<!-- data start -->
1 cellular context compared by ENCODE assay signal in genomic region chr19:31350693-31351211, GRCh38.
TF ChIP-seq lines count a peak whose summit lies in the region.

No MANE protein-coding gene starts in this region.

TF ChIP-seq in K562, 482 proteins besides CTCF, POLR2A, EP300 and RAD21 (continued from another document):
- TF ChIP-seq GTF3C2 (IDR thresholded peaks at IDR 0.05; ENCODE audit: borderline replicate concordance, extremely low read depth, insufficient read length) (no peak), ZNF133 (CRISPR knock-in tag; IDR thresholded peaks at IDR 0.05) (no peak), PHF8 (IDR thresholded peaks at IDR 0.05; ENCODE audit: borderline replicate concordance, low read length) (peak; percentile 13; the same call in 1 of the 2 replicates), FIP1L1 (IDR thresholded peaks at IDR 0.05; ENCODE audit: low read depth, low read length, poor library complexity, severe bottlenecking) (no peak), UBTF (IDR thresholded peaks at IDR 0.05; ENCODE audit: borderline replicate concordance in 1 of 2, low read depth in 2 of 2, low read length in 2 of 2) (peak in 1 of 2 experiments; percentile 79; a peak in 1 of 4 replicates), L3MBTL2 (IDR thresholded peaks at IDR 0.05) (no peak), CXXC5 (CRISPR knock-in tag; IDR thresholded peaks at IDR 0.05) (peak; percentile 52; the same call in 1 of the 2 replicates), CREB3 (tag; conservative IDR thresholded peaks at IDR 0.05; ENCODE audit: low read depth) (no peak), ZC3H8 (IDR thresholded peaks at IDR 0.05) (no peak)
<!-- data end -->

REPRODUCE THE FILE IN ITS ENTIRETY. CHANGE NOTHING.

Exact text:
1 cellular context compared by ENCODE assay signal in genomic region chr19:31350693-31351211, GRCh38.
TF ChIP-seq lines count a peak whose summit lies in the region.

No MANE protein-coding gene starts in this region.

TF ChIP-seq in K562, 482 proteins besides CTCF, POLR2A, EP300 and RAD21 (continued from another document):
- TF ChIP-seq GTF3C2 (IDR thresholded peaks at IDR 0.05; ENCODE audit: borderline replicate concordance, extremely low read depth, insufficient read length) (no peak), ZNF133 (CRISPR knock-in tag; IDR thresholded peaks at IDR 0.05) (no peak), PHF8 (IDR thresholded peaks at IDR 0.05; ENCODE audit: borderline replicate concordance, low read length) (peak; percentile 13; the same call in 1 of the 2 replicates), FIP1L1 (IDR thresholded peaks at IDR 0.05; ENCODE audit: low read depth, low read length, poor library complexity, severe bottlenecking) (no peak), UBTF (IDR thresholded peaks at IDR 0.05; ENCODE audit: borderline replicate concordance in 1 of 2, low read depth in 2 of 2, low read length in 2 of 2) (peak in 1 of 2 experiments; percentile 79; a peak in 1 of 4 replicates), L3MBTL2 (IDR thresholded peaks at IDR 0.05) (no peak), CXXC5 (CRISPR knock-in tag; IDR thresholded peaks at IDR 0.05) (peak; percentile 52; the same call in 1 of the 2 replicates), CREB3 (tag; conservative IDR thresholded peaks at IDR 0.05; ENCODE audit: low read depth) (no peak), ZC3H8 (IDR thresholded peaks at IDR 0.05) (no peak)